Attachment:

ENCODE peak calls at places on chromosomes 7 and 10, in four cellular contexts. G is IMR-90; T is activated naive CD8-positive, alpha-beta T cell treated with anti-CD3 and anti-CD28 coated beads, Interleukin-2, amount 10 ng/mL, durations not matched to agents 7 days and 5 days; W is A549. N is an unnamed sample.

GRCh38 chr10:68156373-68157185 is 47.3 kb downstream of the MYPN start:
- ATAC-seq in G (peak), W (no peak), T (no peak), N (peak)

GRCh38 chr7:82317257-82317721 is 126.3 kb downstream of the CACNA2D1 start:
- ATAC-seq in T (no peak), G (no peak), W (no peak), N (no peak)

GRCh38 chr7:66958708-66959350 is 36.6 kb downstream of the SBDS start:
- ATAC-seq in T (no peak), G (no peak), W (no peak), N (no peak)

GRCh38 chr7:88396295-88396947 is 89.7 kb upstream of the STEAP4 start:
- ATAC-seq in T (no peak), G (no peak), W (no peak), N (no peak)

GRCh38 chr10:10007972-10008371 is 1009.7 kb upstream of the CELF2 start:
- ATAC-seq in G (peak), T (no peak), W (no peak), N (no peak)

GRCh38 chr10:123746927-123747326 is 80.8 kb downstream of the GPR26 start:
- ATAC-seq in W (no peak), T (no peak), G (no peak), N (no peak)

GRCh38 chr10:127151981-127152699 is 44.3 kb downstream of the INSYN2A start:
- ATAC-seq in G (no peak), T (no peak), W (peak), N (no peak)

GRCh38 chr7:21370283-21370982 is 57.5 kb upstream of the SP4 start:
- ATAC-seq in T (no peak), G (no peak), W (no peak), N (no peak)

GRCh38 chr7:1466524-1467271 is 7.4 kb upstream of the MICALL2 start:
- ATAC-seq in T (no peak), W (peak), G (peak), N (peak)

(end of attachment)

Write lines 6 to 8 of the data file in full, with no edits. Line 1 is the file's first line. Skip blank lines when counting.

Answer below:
GRCh38 chr7:66958708-66959350 is 36.6 kb downstream of the SBDS start:
- ATAC-seq in T (no peak), G (no peak), W (no peak), N (no peak)

GRCh38 chr7:88396295-88396947 is 89.7 kb upstream of the STEAP4 start: